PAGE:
Turbulent Storms Surround the Tsunami of Over $200 Billion of Venture Capital
The flow of venture capital is not slowing down, but some startups are starting to feel like they’re being pulled underwater. The hot market for startups has caused a record amount of investment, but it’s not all smooth sailing.
The amount of money pouring into the startup world has been accelerating, as several entrepreneurs and executives discussed during a Brainstorm Tech roundtable session on December 1, Wednesday. The first half of 2021 was a record-shattering time in the world of venture capital, with more than $288 billion invested, Crunchbase numbers show. Many are confronting new challenges in this rapidly expanding industry that is fueled by venture capital funding like never before. The rapid influx of cash poses some significant issues such as scaling efforts and attracting diverse talent within tech startups.
Tejas Konduru, the founder and CEO of mobile commerce startup Via says that now it takes about “two days” for a Series B round. This is much quicker than before as seed rounds take around one month to finalize while A-rounds only last about 7 days.
The way we work now is poised to change the game. Theoretically speaking, small startups can grow into a company that employs hundreds of people.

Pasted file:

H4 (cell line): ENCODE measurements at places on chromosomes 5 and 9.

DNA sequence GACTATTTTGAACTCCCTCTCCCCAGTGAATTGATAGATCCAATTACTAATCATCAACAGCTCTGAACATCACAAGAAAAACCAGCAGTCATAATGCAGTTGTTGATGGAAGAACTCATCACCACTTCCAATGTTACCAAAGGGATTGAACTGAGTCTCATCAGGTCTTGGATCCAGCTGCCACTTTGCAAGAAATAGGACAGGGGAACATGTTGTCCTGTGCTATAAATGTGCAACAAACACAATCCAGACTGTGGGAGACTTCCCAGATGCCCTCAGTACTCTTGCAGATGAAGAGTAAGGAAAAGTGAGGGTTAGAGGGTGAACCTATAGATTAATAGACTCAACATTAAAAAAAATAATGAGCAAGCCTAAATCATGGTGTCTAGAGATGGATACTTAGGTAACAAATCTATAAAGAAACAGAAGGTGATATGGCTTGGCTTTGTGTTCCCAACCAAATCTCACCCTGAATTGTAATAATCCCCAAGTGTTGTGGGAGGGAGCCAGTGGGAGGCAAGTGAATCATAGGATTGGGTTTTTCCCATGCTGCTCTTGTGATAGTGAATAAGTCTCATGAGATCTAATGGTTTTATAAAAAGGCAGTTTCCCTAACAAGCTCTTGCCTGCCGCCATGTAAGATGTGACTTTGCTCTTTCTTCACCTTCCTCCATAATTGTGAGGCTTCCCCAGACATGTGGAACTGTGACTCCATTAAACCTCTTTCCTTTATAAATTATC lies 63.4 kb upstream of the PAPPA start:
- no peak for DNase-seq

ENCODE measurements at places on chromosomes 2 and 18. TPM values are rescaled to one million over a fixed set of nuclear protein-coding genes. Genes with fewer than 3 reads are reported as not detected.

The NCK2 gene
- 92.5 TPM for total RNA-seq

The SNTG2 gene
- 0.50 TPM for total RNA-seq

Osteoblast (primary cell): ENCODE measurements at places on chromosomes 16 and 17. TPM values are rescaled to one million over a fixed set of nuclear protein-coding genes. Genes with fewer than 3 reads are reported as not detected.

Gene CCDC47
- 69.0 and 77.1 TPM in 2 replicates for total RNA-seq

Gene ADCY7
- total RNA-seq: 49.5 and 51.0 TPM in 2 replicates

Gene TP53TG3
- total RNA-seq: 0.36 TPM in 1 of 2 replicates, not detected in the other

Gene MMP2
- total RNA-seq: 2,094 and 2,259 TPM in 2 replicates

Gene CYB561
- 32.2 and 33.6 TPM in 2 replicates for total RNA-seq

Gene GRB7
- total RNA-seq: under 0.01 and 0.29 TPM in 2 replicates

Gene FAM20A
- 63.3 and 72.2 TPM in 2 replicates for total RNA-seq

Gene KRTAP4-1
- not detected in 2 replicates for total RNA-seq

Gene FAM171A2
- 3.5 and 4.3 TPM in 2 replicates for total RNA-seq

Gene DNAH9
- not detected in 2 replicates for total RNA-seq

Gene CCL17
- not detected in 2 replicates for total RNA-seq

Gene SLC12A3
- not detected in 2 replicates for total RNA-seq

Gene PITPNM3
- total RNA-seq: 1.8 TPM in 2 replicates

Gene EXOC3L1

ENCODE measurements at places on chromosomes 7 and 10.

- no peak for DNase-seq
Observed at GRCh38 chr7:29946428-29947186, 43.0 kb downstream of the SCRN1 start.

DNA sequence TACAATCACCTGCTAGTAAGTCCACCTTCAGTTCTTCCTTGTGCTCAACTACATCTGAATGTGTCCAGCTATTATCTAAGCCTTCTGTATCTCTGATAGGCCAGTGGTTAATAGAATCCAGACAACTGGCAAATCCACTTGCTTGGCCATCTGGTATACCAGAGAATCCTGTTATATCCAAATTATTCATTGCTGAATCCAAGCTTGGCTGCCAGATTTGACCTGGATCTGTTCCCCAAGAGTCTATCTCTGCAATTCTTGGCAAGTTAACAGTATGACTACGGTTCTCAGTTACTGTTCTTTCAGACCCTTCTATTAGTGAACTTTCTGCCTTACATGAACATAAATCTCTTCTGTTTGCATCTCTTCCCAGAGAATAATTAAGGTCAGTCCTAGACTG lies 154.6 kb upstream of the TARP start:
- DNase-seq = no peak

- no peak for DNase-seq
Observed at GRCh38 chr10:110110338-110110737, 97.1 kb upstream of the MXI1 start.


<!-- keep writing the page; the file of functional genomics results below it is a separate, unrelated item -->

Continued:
The demands on a company are higher than ever. It’s not enough just to make the best product, now you need it to be better and faster too! That is where distributed teams come in – each with different backgrounds but all working together as one unit for success; like an orchestra that has been brought together through tuning their instruments so they can play any song perfectly in harmony.
As such, the need for professionalism is important, and it’s something all employees should maintain. It will help them build positive relationships within themselves as well as outside sources like clients by following the right mindset when doing so. Employees must be dedicated to their work in order to achieve success and have this goal accomplished.
For any startup company to succeed, Marcel Daane, voted the 2020 Executive Coach of the Year in Singapore, said managers must learn what he calls W.I.S.E – Where Am I Right Now, Invite Curiosity, Surrender to my most unlikely teachers, and Embrace uncertainty with enthusiasm.
The W.I.S.E system is a powerful tool for managers to use in concert with “living our experiences”, a concept that Marcel has also introduced in his book “Five Energies of Horrible Bosses”. It can help them identify what they want, need, and expect from the people who work for them as well as give themselves clear direction about how best to lead these team members towards success.
In some ways, startups are better or more innovative than big companies. One advantage they might have over larger organizations is that their culture can be experimental with new ideas and initiatives – although this will depend on the type of startup you’re starting.
Companies need to align their company culture with the values they portray regarding what it is that makes them unique.
To know more about Marcel Daane at https://www.marceldaane.com.
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